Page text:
The Jays scored four runs in the 7th, thanks to a single, Michael Saunders (Victoria, B.C.) reaching on a fielding error, a walk, a two-run Teoscar Hernandez double. Raffy Lopez scored one with a sac fly, then Ryan Goins did the same. Four singles led to another pair of runs for Kansas City, then Raffy Lopez hit a solo home run in the 9th to bring the game to its final score.

Game 3: Thursday, September 21
Jays lose, 0-1
Losing Pitcher: J.A. Happ

Quite the opposite of the slugfest the day before, this game was decided by the 3rd inning. Jose Bautista nearly lost a ball in the lights, but recovered to make a catch behind himself. The Jays got a leadoff single in the 2nd, then hit into a double play and stranded a walk.

In the top of the 3rd, a walk, a single, and a Melky Cabrera RBI single led to the only run of the game. Luke Maile then threw out a runner for the third out of the inning. Two Kansas City runners reached in the 4th – on a single and a Josh Donaldson throwing error that took Justin Smoak off the base – but J.A. Happ got a double play and a strikeout to get out of it.

The Blue Jays only had five baserunners total – two hits and three walks – all of them against starter Jason Vargas. The bullpen threw 2 2/3 innings and shut the Toronto batters down completely. Nine Blue Jays struck out, three of them against relievers. Meanwhile, only two walks were allowed by Jays pitching – both by Happ, and both to Alex Gordon. Happ allowed seven hits over 6 2/3 innings, and got six strikeouts. Dominic Leone and Ryan Tepera each pitched an inning, and Matt Dermody faced one batter and got an out.

Overall Notes:

The Blue Jays suffered their 82nd loss of the season on Thursday, confirming that they will never reach the .500 record for the season.

On Tuesday night, news broke that the Jays were close to signing Marco Estrada to a contract extension. The contract is for one year, at 13 million dollars. He said he could have gone to free agency but staying in Toronto was a priority - and if the Jays made the playoffs in 2018 and he missed it, he would be disappointed. Video of his press conference can be found here.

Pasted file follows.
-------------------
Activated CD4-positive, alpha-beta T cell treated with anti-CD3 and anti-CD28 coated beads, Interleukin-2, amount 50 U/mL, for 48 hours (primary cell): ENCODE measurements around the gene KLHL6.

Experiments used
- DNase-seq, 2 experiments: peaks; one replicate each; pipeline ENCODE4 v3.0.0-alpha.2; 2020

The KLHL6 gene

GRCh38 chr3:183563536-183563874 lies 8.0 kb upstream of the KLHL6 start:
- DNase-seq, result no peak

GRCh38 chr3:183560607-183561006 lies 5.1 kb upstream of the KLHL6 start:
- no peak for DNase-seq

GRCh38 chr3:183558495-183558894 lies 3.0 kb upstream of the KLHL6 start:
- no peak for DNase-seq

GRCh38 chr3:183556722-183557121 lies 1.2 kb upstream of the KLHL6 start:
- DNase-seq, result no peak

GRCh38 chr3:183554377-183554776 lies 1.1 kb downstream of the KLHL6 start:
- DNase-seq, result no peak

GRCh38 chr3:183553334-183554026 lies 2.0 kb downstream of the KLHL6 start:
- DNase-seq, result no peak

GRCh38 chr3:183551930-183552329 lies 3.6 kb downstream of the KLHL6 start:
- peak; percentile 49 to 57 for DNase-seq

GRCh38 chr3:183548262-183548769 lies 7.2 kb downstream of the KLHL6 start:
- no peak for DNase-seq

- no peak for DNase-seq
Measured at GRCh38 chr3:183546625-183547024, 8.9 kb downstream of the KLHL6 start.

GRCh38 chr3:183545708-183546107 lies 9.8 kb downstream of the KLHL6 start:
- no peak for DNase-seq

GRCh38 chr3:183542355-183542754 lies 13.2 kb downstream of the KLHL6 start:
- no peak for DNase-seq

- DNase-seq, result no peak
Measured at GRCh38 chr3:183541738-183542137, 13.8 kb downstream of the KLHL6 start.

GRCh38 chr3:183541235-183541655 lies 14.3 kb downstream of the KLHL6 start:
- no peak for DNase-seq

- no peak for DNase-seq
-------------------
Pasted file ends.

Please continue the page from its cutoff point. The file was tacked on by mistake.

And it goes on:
Weirdly Specific Record Alert:

- On Tuesday they broke the record for the most innings the Jays bullpen has ever pitched in a season

- The Alex Gordon home run allowed in Game 1 was the 5,694th home run hit in MLB this season, which breaks the all-time record set in 2000.

My Favourite Player(s) of the week: Stroman

Stroman reached a career high of 12 wins for the season, with a seven-inning start where he only allowed one run. He allowed four hits, and walked two. He struck out five, and his ERA is down to 3.01. Of his 92 pitches, 61 were strikes. He got mostly ground-ball outs - ten, compared to two fly outs. He also earned this interesting distinction, among some impressive names:

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The 2017 Toronto Blue Jays Minor League Handbook is now available! Visit the Handbook page for more information!

Emily

Emily is a Communications student who grew up with a Roy Halladay poster on the back of her door. A baseball history nerd, she played softball for nine years and changes her favourite Blue Jay on a regular basis. She fondly remembers going to her first Jays game at age six with her father, and spending the whole time staring at the elevators going up the CN Tower.